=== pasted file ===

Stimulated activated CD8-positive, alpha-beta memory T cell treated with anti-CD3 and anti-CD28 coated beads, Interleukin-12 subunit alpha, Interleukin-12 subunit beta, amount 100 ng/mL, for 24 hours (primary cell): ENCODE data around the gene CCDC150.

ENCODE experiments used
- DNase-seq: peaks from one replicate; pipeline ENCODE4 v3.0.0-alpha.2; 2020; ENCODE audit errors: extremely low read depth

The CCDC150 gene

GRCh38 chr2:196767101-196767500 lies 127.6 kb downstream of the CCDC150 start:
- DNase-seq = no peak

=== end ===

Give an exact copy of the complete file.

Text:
Stimulated activated CD8-positive, alpha-beta memory T cell treated with anti-CD3 and anti-CD28 coated beads, Interleukin-12 subunit alpha, Interleukin-12 subunit beta, amount 100 ng/mL, for 24 hours (primary cell): ENCODE data around the gene CCDC150.

ENCODE experiments used
- DNase-seq: peaks from one replicate; pipeline ENCODE4 v3.0.0-alpha.2; 2020; ENCODE audit errors: extremely low read depth

The CCDC150 gene

GRCh38 chr2:196767101-196767500 lies 127.6 kb downstream of the CCDC150 start:
- DNase-seq = no peak